When a Regular Screening Leads to Hard News
Lisa Marie Berthel remembers the phone conversation clearly. She had had a routine colonoscopy at Baystate Mary Lane Outpatient Center and within a couple of days, she got a call from the doctor. He broke the news to her as gently as possible. “I’m sorry to tell you,” he said, “but it’s cancer.”
The diagnosis was stage 3B colon cancer, the stage when the cancer has begun to spread into nearby organs and tissues.
After receiving the news and telling her husband, Don, Lisa Marie’s thoughts went immediately to how to tell her sons, Elias and Sam, that she had cancer.
It was a hard conversation. “My children are everything to me. I just can’t picture myself not being here to see them grow and become what they’re meant to be. In my mind, I’m thinking I have so much to teach them,” she says.
COMPASSIONATE CARE AT BAYSTATE REGIONAL CANCER PROGRAM
Lisa Marie met with colorectal surgeon Dr. Kelly Tyler who explained the surgery for removing the cancer and answered Lisa Marie’s questions. Baystate’s oncology specialists and supporting caregivers are part of the Baystate Regional Cancer Program providing patients with coordinated, expert care and support throughout their cancer journies.
“I was a nervous wreck before the surgery,” Lisa Marie says. From the time she arrived though, she says Dr. Tyler, the anesthesia team, the nurses and others introduced themselves and made her comfortable. “They were just so sweet,” she says.
CHEMOTHERAPY CLOSE TO HOME
After surgery, Lisa Marie started six months of cancer treatment. She would need regular chemotherapy and blood tests, which meant a lot of travel to appointments. The busy mom was thankful she could receive colon cancer treatments 10 minutes from home at Baystate Mary Lane Outpatient Center where medical oncologist Dr. Chandra Loke followed her care closely.
“I had great support. Dr. Loke and all the staff on the cancer floor at Mary Lane are fabulous,” Lisa Marie says.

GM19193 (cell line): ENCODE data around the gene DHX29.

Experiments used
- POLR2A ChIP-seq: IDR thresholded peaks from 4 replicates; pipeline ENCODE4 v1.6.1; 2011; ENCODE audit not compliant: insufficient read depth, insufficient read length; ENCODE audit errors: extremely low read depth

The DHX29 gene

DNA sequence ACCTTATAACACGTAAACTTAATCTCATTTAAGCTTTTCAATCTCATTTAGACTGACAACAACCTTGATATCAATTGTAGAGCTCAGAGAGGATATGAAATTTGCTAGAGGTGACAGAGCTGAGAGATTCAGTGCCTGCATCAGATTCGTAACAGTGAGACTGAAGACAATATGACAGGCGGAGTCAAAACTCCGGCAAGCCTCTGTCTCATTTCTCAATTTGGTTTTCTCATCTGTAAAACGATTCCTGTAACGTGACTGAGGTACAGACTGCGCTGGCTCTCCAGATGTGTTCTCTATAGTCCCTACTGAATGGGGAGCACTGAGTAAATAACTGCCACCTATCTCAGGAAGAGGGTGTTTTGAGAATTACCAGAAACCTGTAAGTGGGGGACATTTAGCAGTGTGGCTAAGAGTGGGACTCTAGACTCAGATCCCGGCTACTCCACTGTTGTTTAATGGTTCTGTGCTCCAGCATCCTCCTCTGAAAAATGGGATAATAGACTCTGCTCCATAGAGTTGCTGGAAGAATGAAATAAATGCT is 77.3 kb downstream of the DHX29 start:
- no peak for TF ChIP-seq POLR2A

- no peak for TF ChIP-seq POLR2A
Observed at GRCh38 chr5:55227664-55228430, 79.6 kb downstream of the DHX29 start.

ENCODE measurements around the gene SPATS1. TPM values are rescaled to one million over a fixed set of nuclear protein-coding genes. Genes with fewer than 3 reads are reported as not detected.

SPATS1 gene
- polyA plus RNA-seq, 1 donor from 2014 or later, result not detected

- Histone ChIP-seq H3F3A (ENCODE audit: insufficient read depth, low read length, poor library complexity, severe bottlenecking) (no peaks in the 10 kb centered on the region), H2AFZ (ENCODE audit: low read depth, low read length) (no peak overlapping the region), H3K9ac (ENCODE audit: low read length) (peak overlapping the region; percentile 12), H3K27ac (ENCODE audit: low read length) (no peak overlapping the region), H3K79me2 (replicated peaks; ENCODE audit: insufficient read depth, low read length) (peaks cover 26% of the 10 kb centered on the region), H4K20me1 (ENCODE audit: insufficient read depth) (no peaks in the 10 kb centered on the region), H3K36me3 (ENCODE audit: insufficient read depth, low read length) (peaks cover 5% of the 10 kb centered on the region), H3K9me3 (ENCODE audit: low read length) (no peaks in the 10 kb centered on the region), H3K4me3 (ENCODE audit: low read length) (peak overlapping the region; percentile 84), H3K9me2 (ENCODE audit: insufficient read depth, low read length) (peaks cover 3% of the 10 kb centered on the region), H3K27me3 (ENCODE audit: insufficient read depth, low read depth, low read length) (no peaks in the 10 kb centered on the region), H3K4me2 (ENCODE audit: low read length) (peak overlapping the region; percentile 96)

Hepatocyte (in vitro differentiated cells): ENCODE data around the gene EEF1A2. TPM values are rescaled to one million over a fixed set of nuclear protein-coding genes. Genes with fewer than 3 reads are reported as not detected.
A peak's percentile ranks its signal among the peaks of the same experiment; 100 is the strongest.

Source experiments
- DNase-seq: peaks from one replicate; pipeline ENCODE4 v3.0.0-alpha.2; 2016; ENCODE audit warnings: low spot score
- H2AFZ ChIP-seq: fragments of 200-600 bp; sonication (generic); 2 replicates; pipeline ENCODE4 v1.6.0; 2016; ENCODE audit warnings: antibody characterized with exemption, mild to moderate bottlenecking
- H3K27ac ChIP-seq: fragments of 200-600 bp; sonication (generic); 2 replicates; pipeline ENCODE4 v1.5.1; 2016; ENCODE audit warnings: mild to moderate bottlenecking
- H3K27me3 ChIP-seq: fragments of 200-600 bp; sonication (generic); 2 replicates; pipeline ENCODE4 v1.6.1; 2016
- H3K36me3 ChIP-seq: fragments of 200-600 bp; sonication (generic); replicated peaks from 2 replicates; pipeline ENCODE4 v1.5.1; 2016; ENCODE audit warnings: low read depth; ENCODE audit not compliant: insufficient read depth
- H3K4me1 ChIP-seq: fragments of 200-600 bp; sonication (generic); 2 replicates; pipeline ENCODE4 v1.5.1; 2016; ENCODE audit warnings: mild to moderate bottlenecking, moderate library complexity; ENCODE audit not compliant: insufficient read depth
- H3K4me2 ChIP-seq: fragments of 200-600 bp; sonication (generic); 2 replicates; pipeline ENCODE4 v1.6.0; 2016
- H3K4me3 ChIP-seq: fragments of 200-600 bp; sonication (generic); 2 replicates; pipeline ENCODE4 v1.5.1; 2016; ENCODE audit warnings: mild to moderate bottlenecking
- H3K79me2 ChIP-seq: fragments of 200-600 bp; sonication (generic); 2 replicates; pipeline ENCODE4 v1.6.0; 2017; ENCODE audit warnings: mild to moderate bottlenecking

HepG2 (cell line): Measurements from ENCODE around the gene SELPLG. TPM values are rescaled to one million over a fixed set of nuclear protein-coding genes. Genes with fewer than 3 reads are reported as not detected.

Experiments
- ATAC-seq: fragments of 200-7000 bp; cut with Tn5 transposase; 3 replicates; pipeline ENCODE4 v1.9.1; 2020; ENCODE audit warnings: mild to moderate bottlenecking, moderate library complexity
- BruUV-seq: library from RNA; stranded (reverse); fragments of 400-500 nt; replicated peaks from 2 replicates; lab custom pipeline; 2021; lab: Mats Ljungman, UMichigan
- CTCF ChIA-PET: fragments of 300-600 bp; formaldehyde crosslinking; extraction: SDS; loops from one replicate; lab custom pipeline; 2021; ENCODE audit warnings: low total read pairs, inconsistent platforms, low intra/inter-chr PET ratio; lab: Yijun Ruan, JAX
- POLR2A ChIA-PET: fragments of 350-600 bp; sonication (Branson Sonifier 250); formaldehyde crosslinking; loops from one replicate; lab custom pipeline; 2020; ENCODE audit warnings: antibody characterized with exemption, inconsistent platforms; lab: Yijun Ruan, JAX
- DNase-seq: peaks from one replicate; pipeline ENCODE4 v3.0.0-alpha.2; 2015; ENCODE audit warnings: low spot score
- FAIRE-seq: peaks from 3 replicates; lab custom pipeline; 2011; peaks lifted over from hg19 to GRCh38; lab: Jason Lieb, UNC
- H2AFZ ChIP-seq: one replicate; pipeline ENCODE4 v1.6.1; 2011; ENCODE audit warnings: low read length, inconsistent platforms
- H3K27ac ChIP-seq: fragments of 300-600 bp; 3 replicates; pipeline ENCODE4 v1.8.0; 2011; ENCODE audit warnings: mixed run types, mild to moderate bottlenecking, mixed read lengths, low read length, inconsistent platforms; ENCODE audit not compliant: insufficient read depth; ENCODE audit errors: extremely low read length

The care team worked together to provide the latest cancer treatments. They shared information, studying her history and monitoring her current needs. “Advances in cancer care are happening at a lightning pace and it’s gratifying we’re able to bring those changes back to patients almost in real time.” Dr. Loke says.
Lisa Marie was impressed by how coordinated her care was. “To me, it showed that patients are a priority,” Lisa Marie says. “They wanted to make sure I’m healthy and whatever I’d done at Baystate in Springfield bounced back to Baystate Mary Lane. It all goes into happy harmony. Knowing that they’re all united for me makes the difference,” she adds.
KEEPING A POSITIVE ATTITUDE
Lisa Marie believes the support groups offered at Baystate Mary Lane were key to staying positive during her cancer journey, which was difficult and scary at times.
She encourages other cancer patients to try attending.
“It made so much of a difference for me. If I hadn’t had that group, I would have wallowed in everything I was experiencing. When you’re going through something that’s happening to other people at the same time, it’s enlightening and that support is amazing,” she says.
Even if people aren’t comfortable sharing their own story in a group, Lisa Marie recommends attending a support group just to listen to what others are going through. If someone is shy or hesitant about visiting a group meeting, Lisa Marie offers to go with them.
Advice from her uncle who had pancreatic cancer also kept her strong. He told her attitude is everything when you’re going through cancer treatments. His motto was: Remain positive and upbeat. You can’t let it beat you. He inspired Lisa Marie and is the reason she has a streak of purple, the awareness color for pancreatic cancer, in her hair.
SHARING THE JOURNEY, A CAKE, AND BALLOONS
At Lisa Marie’s last chemotherapy appointment, there was a party with cake, balloons and roomful of people who’d supported her.
“Whether a person plays a large or small part, it makes such a difference in the healing and moving forward,” Lisa Marie says. “Having friends, family and Baystate—it just completed the whole picture.”
ABOUT THAT COLONOSCOPY PREP
When people say they don’t want to do the colonoscopy prep and go through the procedure, Lisa Marie makes it a point to share her story, including on Facebook. “I feel like I’m here to do something and bring awareness,” she says. I run into people who know what I’ve gone through and I’ll ask them if they’ve had a colon cancer screening. “If they haven’t, I tell them, ‘Get your butt to the doctor, literally. It could save your life, like it did mine.’”
Learn more about the Baystate Regional Cancer Program.